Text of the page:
Waddy: No! Here's the thing: with Stevie's music and Stevie's audience, those chords, that chord progression that she - in my mind - can overuse because she uses it so much. I said to her one night on the tour, (Laughing) "You know, Stevie, once again you amaze me, because we get out there and normally if one plays new songs for people, they go, 'Get outta here, we don't want to hear that.' But your songs, because they embrace those same chords - those people as soon as they hear those chords and your voice on top of them - you're in! It doesn't matter what song it is, they are rockin', they are swingin' back and forth, they are swooning to it. And they are looking at you and they start mouthing the lyrics and I'm going - and I'm watching them going…"
Blackcat: They know them.
Waddy: Yeah, but wait a minute. They know them - or even if they don't know them - it doesn't stop them! They love her so much, and they love the sound of her over those chords, that she can even get by doing what no one else can do. Which is to play a lot of new material.
Blackcat: I don't know . . . I can only talk as a fan. People do like to hear Stevie bring new stuff out. But they also like to hear her grab back for some of the old stuff that she hasn't played in a while.
Waddy: Like I'm saying, with Fleetwood Mac she's got much more of a hesitation to bring out new stuff. You know what I mean? Like with the Stones and stuff, you don't want to slam bang the new material down people's throats. They've come to hear "Jumpin' Jack Flash," they want to hear all those things. You know, "Street Fighting Man," they want to hear "Midnight Rambler". They don't wanna hear something new. They want to hear what they are familiar with.
But with Stevie because of those chords . . . and it's so funny because it's always been like a criticism between her and I . . . "Stevie, you gotta get off those fucking chords!" But afterwards, I had to say to her, "Well, I'm wrong again!" (Laughing)
Blackcat: Yes, "Planets Of The Universe" . . . people went crazy for that one too.
Waddy: Yes, that's the other one! "Planets"," Bombay," "Fall From Grace." They all have those same chords.
Blackcat: Yep. That's funny, because I am not a musician . . .
Waddy: But you recognize what I'm saying.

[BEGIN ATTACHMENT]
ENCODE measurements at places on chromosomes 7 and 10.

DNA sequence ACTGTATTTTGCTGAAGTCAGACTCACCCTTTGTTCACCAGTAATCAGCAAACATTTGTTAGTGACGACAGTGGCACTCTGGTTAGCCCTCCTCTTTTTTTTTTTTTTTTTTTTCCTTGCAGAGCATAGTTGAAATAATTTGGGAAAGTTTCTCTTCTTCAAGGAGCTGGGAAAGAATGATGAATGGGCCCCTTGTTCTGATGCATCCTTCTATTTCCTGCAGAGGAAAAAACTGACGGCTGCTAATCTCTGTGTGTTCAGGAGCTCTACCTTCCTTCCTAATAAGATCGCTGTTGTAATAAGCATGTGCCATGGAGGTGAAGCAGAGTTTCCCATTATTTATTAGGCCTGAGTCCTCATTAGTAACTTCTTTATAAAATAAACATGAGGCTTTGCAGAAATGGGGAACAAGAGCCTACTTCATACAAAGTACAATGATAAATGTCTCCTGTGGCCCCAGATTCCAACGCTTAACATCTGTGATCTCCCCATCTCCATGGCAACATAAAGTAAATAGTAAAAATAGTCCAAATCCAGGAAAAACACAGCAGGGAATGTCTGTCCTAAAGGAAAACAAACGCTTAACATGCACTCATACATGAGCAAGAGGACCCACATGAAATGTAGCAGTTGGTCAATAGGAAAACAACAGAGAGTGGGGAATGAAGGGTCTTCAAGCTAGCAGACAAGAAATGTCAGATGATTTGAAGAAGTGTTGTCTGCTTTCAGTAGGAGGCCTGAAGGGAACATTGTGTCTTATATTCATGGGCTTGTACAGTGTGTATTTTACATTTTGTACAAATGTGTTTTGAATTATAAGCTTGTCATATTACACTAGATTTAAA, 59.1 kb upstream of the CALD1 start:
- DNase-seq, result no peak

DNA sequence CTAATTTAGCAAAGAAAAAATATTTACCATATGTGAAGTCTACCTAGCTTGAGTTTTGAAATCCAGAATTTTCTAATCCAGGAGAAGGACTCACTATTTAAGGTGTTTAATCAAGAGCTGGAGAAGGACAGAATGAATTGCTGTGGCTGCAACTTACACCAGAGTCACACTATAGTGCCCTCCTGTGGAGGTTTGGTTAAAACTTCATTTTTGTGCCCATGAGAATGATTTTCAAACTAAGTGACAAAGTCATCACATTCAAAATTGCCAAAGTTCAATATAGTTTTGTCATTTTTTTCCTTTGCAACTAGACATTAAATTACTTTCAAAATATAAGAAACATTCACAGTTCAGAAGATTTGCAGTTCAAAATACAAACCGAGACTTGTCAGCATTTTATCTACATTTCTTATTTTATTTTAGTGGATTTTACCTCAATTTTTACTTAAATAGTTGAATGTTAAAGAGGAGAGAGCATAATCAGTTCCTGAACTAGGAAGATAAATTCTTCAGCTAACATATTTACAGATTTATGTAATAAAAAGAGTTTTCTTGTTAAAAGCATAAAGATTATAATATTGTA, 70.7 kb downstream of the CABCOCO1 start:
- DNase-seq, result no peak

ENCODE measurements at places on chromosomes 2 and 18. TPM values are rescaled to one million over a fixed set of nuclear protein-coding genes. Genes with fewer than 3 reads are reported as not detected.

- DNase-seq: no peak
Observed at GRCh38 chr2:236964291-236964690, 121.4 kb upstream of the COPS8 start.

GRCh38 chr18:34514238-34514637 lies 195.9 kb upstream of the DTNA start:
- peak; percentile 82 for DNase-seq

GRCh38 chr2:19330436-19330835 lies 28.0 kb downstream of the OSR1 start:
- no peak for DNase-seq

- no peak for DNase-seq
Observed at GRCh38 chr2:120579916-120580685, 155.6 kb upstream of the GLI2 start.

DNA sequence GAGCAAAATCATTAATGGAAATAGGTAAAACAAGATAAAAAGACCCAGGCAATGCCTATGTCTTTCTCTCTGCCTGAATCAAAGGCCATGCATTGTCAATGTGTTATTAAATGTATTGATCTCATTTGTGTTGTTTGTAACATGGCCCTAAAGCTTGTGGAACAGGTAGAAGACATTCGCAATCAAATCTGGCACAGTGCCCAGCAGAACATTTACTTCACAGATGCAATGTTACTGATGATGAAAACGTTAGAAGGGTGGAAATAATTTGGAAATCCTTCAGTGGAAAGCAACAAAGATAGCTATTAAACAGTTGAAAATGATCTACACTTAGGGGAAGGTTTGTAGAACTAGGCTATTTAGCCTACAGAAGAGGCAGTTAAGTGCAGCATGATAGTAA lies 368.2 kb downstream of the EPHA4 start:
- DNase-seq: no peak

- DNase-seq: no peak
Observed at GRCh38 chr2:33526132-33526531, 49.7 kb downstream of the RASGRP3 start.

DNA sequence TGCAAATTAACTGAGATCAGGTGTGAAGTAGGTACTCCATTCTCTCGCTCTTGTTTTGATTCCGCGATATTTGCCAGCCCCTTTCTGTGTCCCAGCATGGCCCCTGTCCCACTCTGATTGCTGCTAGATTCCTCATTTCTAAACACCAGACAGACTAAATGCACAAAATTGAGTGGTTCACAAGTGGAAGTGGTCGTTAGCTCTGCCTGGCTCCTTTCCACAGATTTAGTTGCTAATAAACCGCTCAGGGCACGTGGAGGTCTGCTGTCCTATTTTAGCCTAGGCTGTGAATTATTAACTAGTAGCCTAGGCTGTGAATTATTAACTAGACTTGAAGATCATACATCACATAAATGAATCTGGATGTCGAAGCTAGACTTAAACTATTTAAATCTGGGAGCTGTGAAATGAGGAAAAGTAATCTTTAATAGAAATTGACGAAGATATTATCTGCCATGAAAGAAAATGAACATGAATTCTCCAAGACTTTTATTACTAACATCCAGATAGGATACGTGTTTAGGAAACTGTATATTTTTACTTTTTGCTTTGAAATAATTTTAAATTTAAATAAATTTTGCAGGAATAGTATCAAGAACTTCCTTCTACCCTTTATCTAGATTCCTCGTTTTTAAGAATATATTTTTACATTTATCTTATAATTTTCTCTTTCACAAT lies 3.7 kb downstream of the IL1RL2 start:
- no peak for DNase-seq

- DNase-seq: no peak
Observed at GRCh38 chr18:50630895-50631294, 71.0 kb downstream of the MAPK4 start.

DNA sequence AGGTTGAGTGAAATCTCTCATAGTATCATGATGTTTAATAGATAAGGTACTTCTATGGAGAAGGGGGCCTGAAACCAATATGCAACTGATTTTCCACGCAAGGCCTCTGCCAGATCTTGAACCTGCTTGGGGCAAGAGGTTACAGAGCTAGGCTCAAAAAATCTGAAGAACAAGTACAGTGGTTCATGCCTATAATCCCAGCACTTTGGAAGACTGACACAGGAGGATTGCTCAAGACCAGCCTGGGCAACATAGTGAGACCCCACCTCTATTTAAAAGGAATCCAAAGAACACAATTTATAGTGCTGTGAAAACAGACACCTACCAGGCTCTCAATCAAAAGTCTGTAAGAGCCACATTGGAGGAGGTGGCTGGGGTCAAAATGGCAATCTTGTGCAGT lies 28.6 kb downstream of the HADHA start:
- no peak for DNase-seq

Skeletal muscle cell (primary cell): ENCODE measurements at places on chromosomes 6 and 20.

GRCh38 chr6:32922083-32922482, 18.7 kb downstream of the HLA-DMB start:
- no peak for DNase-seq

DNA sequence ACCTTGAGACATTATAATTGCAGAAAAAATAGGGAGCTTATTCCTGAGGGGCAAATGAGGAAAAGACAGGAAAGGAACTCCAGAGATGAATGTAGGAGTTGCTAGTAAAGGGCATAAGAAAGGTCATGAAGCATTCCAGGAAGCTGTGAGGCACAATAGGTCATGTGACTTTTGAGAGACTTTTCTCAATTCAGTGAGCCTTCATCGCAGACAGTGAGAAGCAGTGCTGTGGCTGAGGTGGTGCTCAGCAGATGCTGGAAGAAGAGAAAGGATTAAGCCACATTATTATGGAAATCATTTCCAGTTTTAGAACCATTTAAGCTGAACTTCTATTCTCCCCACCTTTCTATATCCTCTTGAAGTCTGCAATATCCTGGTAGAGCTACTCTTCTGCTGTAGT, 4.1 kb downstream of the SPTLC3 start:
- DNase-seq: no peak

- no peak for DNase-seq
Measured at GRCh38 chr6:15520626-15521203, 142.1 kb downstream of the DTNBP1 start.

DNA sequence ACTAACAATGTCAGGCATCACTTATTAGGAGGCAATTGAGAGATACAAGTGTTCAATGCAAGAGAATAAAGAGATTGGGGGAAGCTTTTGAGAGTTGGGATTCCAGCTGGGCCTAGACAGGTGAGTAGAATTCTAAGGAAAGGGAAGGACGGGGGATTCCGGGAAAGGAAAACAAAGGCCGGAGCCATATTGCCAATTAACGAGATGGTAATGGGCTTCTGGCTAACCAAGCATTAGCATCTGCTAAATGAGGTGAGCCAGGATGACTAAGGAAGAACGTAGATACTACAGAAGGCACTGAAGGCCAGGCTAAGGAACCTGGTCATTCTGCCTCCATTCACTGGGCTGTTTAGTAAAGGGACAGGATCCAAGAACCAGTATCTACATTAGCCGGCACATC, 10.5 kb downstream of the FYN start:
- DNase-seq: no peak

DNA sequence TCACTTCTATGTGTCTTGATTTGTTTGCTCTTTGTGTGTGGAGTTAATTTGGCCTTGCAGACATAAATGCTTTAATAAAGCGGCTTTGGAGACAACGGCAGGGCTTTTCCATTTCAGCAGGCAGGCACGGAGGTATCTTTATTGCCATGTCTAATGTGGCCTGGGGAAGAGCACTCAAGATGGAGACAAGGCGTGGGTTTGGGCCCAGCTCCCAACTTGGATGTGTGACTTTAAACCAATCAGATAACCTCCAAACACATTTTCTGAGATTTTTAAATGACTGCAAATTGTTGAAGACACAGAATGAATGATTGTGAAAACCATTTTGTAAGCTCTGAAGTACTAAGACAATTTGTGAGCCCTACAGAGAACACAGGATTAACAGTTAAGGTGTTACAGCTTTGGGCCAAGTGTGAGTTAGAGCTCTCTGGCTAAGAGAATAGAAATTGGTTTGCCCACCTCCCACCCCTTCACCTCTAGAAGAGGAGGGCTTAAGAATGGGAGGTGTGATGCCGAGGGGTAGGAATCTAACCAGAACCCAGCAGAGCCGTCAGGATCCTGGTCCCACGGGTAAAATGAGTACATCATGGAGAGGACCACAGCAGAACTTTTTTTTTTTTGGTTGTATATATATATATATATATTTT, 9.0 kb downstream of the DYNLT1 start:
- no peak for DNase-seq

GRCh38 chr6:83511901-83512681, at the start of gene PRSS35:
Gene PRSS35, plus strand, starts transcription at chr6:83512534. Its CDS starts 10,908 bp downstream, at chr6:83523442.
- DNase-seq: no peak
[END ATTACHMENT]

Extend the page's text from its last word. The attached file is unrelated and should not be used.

Waddy: With Stevie, though, it's a comfort factor for her fans. It's a security blanket - like. It's the blue blanket, Linus's blue blanket. It's something they want. It's something they love and want; whereas, with most artists they reject the new material.
Blackcat: That's interesting, because I just thought it was a voice range issue as to why Stevie sort of hung with certain songs. But I've heard Stevie sing on that Don Henley/"Stormy Weather"/AT&T thing (1998, Walden Woods Project) . . . she did "At Last." She blew me away. Her voice can reach out.
Waddy: Oh yeah. This girl can sing. Believe me, this girl can sing.
Blackcat: Okay, so you do have a bit of a role in helping to pick out the music . . . but Stevie's got the final . . .
Waddy: Hey, it's her show. I do what I can. Like for a while I was saying, "Stevie, what I think would be great - you know you haven't been out for a while. I think you would fuckin' kill people if you opened with ‘Talk To Me.’ They would have gone incredibly insane." However, "Talk To Me" is a strain. It is a tough tune for her vocally. Not that she isn't in shape. And she's more in shape now than she's ever been. And actually, the funniest thing is that she could do "Talk To Me" in her sleep. But she still has this built in fear about it. So she didn't want to do it. So I was like, "Ah, shit!" So then I went, "Well, we gotta open with ‘Stop Draggin' My Heart Around’. We gotta open with something different. We can't do that same thing anymore. Forget ‘Outside the Rain’. It's gotta go!" And that was a fight. But finally we got rid of it.
Blackcat: I understand. And I appreciate your role in trying to make a change.
Waddy: So getting the Petty tune to open - that was me, that was my insistence. It had to start strong. "You gotta start with a big hit, a rock and roll song, Stevie. You've gotta start Rock&Roll." And it gave us a great way to go. Band leader, "musical director" - you work on every aspect of it with your artist, because I want her - when she walks out on that stage - I want her to be comfortable. She's got to be comfortable or we're going to be in trouble. She's got to feel like singing, feel like entertaining, feel like smiling - or no one is going to be smiling.
Blackcat: Do you believe Stevie is going out again?
Waddy: What do you mean? With Fleetwood Mac?
Blackcat: No, with herself, as a solo artist.
Waddy: Do I think she will? Yes! I think she will. Oh yeah, I think she will for sure. She'll do her time with Fleetwood Mac. This is her life, Blackcat. This is her life. Stevie is married to that microphone. She can't do without it. She loves it, she needs it, and it's her. It's an incredible reality.
Blackcat: I am so glad to hear that.